HQ 1st Light Aircraft Wing AAC was also housed in Hobart Barracks. The HQ was formed in August 1958 and later moved to HQ 1 (BR) Corps in Bielefeld, though I don't remember what date. The building in the photo taken at the bottom right hand corner of the red shale hockey pitch was the location of the HQ (see above).
John R
 
I gave six years of my life defending these bloody barracks from the Russians. In the end they still came, took it and wrecked the place.

    Tony

 

Guard Room

Courtesy of Mr David Buxton (3RTR 1955 - 1962)

10 Fd Regt Officers' Mess.

Courtesy of Mr David Buxton (3RTR 1955 - 1962)

Left - Education Centre. Right - Recce Troop on the ground floor. Circa 1959.

Courtesy of Mr David Buxton (3RTR 1955 - 1962)

3 RTR Sgt's Mess - circa 1957.

Courtesy of Mr David Buxton (3RTR 1955 - 1962)

Quater Guard - circa 1962.

Courtesy of Mr David Buxton (3RTR 1955 - 1962)

3 RTR LAD

Courtesy of Mr David Buxton (3RTR 1955 - 1962)

 

3 RTR tank park

Courtesy of Mr David Buxton (3RTR 1955 - 1962)

 

Courtesy of Mr David Buxton (3RTR 1955 - 1962)

Above and below - Taylorcraft Auster aeroplanes in service with the AAC.

Courtesy of Mr David Buxton (3RTR 1955 - 1962)

 

Courtesy of Mr David Buxton (3RTR 1955 - 1962)

 

The attached picture (above) is across the car-park towards the Cookhouse. Taken from my barrack room in the HQ complex. The small building in the centre is a P.O.L point which my farther used to run. just out of picture to the left, you might have another picture with it in, was the armoury attached to 4th AW REME.

Courtesy of Chris Johnson

 

 

4th Armd Wkps - 1981 

 

RHQ for the Army Air Corps stationed here.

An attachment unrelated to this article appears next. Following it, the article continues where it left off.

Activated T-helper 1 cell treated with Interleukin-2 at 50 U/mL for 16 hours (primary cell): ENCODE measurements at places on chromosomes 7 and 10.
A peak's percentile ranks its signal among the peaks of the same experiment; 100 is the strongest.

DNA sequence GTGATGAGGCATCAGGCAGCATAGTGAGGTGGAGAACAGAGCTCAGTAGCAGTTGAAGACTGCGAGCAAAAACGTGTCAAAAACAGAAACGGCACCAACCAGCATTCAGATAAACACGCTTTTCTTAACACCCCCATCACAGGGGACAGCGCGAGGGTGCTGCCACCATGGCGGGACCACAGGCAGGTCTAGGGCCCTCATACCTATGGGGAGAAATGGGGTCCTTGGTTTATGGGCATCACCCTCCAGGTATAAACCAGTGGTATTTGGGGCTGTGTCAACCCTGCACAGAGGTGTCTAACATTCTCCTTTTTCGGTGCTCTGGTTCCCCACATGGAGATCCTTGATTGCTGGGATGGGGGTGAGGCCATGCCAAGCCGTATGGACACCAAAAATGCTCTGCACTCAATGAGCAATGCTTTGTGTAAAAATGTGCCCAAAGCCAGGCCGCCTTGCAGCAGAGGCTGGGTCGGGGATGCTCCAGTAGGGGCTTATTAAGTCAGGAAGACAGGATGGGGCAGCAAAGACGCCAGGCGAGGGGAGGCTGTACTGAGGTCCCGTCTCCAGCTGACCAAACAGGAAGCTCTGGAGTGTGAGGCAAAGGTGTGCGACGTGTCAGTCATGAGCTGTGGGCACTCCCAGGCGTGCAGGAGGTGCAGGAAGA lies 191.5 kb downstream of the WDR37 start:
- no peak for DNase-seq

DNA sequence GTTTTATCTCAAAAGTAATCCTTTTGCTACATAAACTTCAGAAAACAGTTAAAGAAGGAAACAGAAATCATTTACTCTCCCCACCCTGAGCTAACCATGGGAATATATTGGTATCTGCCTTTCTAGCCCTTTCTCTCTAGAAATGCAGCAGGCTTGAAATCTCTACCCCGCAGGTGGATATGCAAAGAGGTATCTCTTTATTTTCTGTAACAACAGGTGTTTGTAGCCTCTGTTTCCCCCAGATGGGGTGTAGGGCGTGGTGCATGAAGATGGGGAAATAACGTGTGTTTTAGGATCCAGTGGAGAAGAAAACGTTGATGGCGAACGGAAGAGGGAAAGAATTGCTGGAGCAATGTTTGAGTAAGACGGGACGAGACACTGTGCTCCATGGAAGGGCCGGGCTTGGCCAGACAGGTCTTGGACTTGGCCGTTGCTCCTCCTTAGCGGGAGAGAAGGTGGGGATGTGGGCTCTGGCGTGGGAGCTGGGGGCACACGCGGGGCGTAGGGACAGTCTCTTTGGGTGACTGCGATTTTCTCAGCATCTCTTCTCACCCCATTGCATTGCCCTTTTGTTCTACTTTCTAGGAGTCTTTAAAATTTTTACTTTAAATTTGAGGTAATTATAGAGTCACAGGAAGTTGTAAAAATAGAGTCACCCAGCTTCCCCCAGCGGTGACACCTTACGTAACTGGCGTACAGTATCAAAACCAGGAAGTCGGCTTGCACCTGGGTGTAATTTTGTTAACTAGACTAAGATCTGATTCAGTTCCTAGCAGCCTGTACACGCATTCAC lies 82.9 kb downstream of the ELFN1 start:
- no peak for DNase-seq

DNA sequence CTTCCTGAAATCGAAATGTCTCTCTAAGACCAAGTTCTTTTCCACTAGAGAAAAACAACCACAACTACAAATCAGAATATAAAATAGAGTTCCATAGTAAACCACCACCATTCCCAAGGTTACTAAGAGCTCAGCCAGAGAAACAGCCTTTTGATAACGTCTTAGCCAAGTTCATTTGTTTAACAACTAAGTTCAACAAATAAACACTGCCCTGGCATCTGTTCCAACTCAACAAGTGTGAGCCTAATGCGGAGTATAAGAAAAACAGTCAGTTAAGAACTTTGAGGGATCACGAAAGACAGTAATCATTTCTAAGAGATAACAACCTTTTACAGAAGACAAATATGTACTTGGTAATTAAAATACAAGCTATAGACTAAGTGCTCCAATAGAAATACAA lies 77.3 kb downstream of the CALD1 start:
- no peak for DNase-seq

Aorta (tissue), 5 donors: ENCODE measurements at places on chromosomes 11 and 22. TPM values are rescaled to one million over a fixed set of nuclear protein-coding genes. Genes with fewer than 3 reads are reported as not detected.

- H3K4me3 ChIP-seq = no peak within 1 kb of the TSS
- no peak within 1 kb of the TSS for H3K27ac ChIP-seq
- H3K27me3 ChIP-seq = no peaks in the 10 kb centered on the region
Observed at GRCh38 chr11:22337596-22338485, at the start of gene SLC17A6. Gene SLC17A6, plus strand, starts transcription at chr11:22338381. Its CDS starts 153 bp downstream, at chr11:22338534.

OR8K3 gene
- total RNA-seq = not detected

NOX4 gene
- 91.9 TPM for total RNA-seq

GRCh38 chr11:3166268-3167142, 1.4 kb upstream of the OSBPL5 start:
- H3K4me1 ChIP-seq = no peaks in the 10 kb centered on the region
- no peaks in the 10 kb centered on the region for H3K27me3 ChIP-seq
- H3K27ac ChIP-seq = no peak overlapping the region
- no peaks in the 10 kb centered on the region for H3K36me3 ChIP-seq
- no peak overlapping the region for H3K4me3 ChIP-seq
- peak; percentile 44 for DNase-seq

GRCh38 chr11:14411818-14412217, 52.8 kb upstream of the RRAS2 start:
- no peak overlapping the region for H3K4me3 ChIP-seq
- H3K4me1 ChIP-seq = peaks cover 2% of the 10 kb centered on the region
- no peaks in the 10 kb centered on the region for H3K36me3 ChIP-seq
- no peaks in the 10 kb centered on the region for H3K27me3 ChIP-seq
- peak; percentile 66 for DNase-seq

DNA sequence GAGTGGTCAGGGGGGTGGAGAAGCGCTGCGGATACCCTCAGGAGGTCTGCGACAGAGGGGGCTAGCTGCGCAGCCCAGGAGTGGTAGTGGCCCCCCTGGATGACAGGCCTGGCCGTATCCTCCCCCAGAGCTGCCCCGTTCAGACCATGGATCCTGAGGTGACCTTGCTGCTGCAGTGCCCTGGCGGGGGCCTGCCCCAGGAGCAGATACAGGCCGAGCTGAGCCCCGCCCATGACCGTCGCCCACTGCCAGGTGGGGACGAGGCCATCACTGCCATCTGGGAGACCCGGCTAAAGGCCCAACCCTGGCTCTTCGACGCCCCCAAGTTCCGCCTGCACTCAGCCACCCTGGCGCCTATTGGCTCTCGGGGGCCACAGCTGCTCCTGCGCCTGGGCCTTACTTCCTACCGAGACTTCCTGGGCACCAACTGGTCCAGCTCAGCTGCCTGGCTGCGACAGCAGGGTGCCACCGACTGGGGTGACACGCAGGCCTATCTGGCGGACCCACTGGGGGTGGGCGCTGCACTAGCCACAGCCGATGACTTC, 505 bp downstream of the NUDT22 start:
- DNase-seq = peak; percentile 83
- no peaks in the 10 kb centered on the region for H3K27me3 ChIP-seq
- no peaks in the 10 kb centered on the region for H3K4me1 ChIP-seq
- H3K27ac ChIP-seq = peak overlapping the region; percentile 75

Courtesy of Mr L Chamberlain.

 

 

Main Road
 
Hi. I was National Service in 3 RTR from 61 to 62 at Hobart Barracks. I was A Squadron 3rd Royal Tank Regt clerk and had the pleasure of serving with a great bunch of lads. They were so much fun I was quite choked when I got demobed. Does it seem a long time ago! The garrison consisted of The Argylls, The Royal Scots Greys (Adjutant The Duke of Kent) Army Air Corps and of course 3RTR. We also had a large detachment of MPs to try again keep the peace. I remember that the MPs always tried to get to any trouble with our lads before the German Police as they delighted in knocking hell out of the British lads. Perhaps at times they deserved it!
Pete B


The Chieftan, NAAFI bar. It was the scene of many a battle on a Friday and Saturday night. Usually between 4th/7th Royal Dragoon Guards and 15/19 Royal Hussars, 4 Armd Wksp played their part as well.


Looking out towards the airfield
 
I served in the REME at the old 4 Armd Wksps REME as a Recovery Mech and then in the Gym (4/7 RGD, 20 Brigade ). I was brought up as a Pad's Brat. Dad was in the PT Corps (Formerly a REME Junior Leader who joined in '59). First experience of BFG was at Iserlohn/Hemer with the Irish Rangers when I was 3 yrs old. The pics of the camp with the Canadian forces close by brought back some memories for my Dad! The camp had an Ice rink and Bowling alley, which was used by the forces and the local German community (strengthening ties etc..good liaison), but when the Irish rangers moved in they very intelligently decided to use the ice rink as a vehicle park!!!..not funny!. Boy did the locals get aggravated!.
Back to my time in at good old 4 Armd Wksps REME..the REME being like manure (heaped in a Pile it stinks, but spread it out and it does some good!), not the most popular place the REME ever created!. I escaped to the Gym! and was basically detached to the Brigade (time of for good behaviour - well a devious move to keep my sanity!) I left Detmold in '91 having been in a life threatening accident while on exercise and the most dangerous bit was being operated on the 'Butchers' and 'Sewing for Beginners' Dept at BMH Rinteln. Looking back I was lucky to survive (not said in Jest!), but always remember a Senior Rank's advice to us all in the Reccy Sect (during a time when we were all being punished for bad behaviour after a rampage at a local disco). The advice was; " the bad times of today, will on reflection, years down the line will be the good old days"...very true!!! true!!!